Is a few dozen people dancing without moving their bodies at all unsettling or tranquil? You be the judge.
Visual Kei, Japan’s own brand of glam rock, has entrenched itself as a part of the musical landscape of the country back in the ’80s and still has a following to this day. Like other forms of high-tempo rock, fans often express their support of the music through headbanging. Here’s an example with a video by 0.1g No Gosan.
It’s hard to see clearly in the video with all the lasers and whatnot but Visual Kei headbanging is nearly the same as other forms of metal headbanging, except for one unique feature: it appears to be extremely organized.
This can be more easily seen in a video taken by Japanese Twitter user Akki of the same band performing in what looks like a shopping center. In the clip, fans twirl their heads with wild abandon and yet stand so evenly spaced apart out of respect for each other’s personal space that you could plot parabolic equations on them.
あっきー (@akki8935) May 06, 2017
Personally, just watching that sea of spinning hair triggers a wave of ASMR relaxation, like watching a field of dandelions yielding to a summer breeze or someone manipulating a huge glob of liquid candy.
And that’s just looking at the scene as a whole. Peering deeper into the crowd there are lots of little stories going on, like the girl who stops mid head banging to get a towel out of her bag or the girl in the purple shirt in the fifth row who stops to fix her hair.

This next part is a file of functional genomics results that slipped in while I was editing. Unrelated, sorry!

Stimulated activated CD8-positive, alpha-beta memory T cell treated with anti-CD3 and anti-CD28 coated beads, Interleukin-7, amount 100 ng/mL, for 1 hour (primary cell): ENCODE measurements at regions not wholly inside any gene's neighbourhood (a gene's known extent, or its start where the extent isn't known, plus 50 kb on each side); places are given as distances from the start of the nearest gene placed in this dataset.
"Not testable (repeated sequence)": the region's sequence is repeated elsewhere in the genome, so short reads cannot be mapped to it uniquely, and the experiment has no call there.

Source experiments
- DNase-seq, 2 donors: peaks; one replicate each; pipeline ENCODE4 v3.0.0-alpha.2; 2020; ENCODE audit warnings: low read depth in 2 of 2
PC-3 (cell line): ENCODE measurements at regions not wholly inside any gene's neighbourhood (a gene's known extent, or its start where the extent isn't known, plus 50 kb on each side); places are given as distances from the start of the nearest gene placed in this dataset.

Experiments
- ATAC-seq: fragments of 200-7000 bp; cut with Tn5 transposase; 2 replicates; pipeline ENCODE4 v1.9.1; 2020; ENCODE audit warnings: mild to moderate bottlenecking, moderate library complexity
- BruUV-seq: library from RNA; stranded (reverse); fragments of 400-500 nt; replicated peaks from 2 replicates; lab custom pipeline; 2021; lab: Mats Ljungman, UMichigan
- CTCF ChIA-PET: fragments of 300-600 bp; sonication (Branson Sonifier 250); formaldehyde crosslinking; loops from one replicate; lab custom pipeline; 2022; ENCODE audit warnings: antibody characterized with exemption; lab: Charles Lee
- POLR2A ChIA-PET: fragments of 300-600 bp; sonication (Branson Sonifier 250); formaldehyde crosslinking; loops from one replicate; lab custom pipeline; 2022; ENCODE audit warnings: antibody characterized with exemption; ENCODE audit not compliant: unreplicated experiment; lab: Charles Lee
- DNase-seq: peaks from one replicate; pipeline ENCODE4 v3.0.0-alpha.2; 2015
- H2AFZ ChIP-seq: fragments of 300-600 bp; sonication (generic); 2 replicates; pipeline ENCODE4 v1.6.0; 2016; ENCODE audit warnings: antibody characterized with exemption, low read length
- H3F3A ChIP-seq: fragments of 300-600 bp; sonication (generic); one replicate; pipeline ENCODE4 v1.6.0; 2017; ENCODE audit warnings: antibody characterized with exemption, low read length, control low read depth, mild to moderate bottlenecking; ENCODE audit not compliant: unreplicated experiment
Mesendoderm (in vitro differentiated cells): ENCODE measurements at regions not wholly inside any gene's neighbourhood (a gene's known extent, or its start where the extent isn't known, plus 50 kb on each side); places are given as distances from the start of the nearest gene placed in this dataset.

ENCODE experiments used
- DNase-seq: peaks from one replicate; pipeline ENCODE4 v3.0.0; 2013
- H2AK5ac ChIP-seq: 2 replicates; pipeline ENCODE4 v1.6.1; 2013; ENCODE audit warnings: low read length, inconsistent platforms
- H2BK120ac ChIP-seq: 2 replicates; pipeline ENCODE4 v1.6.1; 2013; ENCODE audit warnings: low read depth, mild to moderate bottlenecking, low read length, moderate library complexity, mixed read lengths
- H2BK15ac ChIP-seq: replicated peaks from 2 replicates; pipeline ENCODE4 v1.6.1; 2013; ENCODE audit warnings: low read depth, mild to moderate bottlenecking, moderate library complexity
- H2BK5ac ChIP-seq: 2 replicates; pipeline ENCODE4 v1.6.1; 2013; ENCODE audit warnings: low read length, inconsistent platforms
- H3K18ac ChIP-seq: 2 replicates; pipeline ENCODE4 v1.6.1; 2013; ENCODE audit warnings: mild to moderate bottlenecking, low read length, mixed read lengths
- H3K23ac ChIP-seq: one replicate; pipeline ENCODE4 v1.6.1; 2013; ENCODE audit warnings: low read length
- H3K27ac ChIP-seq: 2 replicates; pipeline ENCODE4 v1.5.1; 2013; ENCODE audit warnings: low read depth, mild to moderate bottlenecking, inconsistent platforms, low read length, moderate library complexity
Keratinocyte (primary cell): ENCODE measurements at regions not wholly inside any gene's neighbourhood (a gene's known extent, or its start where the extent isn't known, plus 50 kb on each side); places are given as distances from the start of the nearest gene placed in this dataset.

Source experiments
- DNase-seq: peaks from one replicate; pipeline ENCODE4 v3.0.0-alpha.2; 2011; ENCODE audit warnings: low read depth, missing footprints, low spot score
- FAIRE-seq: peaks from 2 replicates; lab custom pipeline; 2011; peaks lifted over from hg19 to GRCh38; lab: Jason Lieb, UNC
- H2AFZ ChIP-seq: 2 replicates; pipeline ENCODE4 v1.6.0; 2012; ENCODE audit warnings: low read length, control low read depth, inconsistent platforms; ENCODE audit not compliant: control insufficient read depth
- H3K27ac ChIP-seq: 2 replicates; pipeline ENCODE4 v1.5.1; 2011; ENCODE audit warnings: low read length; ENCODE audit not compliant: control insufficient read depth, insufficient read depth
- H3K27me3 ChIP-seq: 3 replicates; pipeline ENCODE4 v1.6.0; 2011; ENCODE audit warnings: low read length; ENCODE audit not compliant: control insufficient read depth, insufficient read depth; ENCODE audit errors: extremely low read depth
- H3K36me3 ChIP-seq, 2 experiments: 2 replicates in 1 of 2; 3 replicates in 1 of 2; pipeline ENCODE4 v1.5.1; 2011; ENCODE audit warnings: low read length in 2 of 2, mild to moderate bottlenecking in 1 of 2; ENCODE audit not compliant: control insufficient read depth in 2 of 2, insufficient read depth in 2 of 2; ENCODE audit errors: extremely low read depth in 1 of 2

Maybe this sense of wonder is limited to me though, because reaction online was widely mixed:
“They’re going to get a concussion like that.”
“I do that at festivals too. There’s nothing wrong with it.”
“The circular motion is the way to go, maximum hair action.”
“I find a figure eight motion works best.”
“It’s creepy to shake only your head like that.”
“It’s normal in Japan when headbanging to move only the head but keep the body still. I admit it looks kind of odd.”
“I could drive my car through that crowd and get it washed.”
“It doesn’t really look like they’re having fun.”
“Looks fun, but I’m too old for that now.”
Based on comments it would seem a slim majority found the event to be more on the unsettling side, with a few comparing it to an episode of Kaiden Shinmimibukuro (Tales of Terror from Tokyo and All Over Japan) titled Seiza Suru Kage (Kneeling Shadows).
But at the end of the day it’s all a matter of taste, and if it makes them happy then I say, “Shine on you crazy Visual Kei kids.” I just hope they all do their stretches before and after because there’s nothing “rockin'” about repetitive strain injuries. Seriously, my aunt gets them all the time and she’s the least rockin’ person I know.